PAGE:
Scientists have made a ridiculously lifelike robot hand that acts a lot like our own

Robots that look and act like us are still probably quite far away from reality. When faced with adversity, today’s most advanced robots tend to fall over. When trying to complete tasks that are pretty simple for humans, today’s robots tend to stab us in the face. But new research out of the University of Washington in Seattle shows that we’re at least getting closer to robotic hands that look and that actually act like ours, unlike a lot of the robot hands in the world today.

Researchers Zhe Xu and Emanuel Todorov created the robotic hand, which moves far more realistically compared to the average robot hand. Robotics reporter Evan Ackerman at IEEE Spectrum called it the most “detailed and kinematically accurate biomimetic anthropomorphic robotic hand” he’s even seen, meaning it really does move like a human hand. In a video released by Xu, we see him controlling the hand with an interactive glove (not quite as cool as other gloves), performing a series of movements that look almost lifelike.

Most robots equipped to grab things tend to either be designed with some sort of multi-pronged gripper device that looks like a glorified version of claw crane game, or a hand that approximates the design of a human’s, but with a far smaller range of motion. This is because the parts needed for the motors, hinges and points of articulation in mechanical hands tend to take up a lot more space than the design of the human hand, which has been perfected over millions of years of evolution. Xu and Todorov’s solution was to create something that more closely mimicked nature’s design.

The researchers scanned a human hand, and 3D-printed “bones” to use as a structure for their hand, connecting them to artificial joints and tendons made of specialized plastic and rubber. The 10 motors that control the movement of the tendons are located below the hand. The bones and joints aren’t rigidly fixed in one position—think about the way you can move your thumb around in multiple directions—which help give their hand a greater range of motion than the more rigid structures generally found in robot hands. “Our robotic hand design uniquely preserves the important biomechanical information of the human hand on anatomical level,” Xu told IEEE.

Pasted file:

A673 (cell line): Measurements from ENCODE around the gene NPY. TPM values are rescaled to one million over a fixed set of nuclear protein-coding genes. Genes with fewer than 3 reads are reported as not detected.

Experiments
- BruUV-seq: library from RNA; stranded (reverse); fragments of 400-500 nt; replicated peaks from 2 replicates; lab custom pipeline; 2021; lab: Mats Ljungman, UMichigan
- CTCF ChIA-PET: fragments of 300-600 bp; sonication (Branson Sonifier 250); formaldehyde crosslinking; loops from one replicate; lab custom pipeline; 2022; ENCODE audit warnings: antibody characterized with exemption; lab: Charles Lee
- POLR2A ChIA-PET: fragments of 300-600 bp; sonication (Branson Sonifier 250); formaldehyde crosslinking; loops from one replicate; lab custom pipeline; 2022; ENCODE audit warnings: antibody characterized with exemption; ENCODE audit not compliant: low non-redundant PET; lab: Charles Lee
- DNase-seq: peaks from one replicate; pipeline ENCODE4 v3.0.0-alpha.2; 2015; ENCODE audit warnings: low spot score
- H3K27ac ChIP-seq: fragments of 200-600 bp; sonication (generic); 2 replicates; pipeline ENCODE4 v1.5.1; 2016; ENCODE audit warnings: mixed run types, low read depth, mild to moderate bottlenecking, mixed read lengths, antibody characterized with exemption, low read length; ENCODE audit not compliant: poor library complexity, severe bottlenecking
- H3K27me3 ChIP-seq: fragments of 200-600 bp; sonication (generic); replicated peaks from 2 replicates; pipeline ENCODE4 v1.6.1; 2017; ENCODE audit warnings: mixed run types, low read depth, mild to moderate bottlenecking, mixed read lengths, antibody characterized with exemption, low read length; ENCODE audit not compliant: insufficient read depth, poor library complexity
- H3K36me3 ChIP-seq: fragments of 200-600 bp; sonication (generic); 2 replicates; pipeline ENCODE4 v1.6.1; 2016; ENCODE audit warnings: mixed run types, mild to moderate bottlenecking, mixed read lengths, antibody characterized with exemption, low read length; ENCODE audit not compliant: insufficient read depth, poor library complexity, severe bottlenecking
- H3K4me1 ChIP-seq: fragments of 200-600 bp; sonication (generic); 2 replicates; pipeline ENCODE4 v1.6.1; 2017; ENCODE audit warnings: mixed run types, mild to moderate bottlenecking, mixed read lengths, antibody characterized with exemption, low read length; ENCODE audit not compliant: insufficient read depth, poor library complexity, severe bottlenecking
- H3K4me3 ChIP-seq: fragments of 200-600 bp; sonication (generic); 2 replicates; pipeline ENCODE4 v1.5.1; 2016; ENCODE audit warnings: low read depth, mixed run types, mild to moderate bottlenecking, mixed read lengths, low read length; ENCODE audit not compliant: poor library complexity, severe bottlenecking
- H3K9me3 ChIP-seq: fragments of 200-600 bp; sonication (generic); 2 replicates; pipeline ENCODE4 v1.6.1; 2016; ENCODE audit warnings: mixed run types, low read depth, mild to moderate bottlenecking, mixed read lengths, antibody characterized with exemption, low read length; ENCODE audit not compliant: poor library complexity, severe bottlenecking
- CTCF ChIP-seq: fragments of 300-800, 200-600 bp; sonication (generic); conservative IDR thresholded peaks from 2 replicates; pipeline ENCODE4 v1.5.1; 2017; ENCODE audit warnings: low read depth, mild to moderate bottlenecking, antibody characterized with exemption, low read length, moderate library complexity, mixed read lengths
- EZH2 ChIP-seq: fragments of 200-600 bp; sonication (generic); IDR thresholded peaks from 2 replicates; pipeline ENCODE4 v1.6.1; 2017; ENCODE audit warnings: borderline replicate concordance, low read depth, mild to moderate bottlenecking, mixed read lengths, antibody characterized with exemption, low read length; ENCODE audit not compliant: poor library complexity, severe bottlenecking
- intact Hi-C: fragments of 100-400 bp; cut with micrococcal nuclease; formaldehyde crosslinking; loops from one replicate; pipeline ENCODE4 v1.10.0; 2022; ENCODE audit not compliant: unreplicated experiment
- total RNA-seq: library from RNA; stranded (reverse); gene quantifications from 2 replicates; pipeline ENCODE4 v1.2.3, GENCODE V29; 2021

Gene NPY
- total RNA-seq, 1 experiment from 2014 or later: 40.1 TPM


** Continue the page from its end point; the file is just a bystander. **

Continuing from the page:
The team’s 3D-printed fingers. (Design of a Highly Biomimetic Anthropomorphic Robotic Hand Towards Artificial Limb Regeneration/Zhe Xu and Emanuel Todorov)

Xu and Todorov published a paper (pdf) on their work—which they plan to present at IEEE’s annual robotics conference in Sweden in May—which shows that their hand not only acts like a human hand, but also works like one as well. The team included photos of their hand grasping a range of challenging objects, from a dollar bill to a cell phone to a credit card and a piece of Tupperware. The team suggests even that in the future their hand design could actually be used as the basis for research into regenerating human limbs by grafting lab-grown cells onto their plastic design, writing that they planned to “collaborate with researchers from biology and tissue engineering to further explore its potential to serve as a bio-fabricated device/scaffold in the emerging fields of neuroprosthetics and limb regeneration.”

The Pentagon, among other institutions, has shown interest in this sort of research to help rehabilitate wounded soldiers returning from the battlefield. DARPA has funded research aiming to create a real-life version of Luke Skywalker’s robotic hand from the Star Wars films, and has already successfully created a robot hand that can be controlled by someone’s thoughts. But it’s likely going to take a few more years to move beyond the research phase that DARPA and Xu and Todorov are currently conducting, meaning you might be twiddling your thumbs for a while while you wait for your own robot hand.

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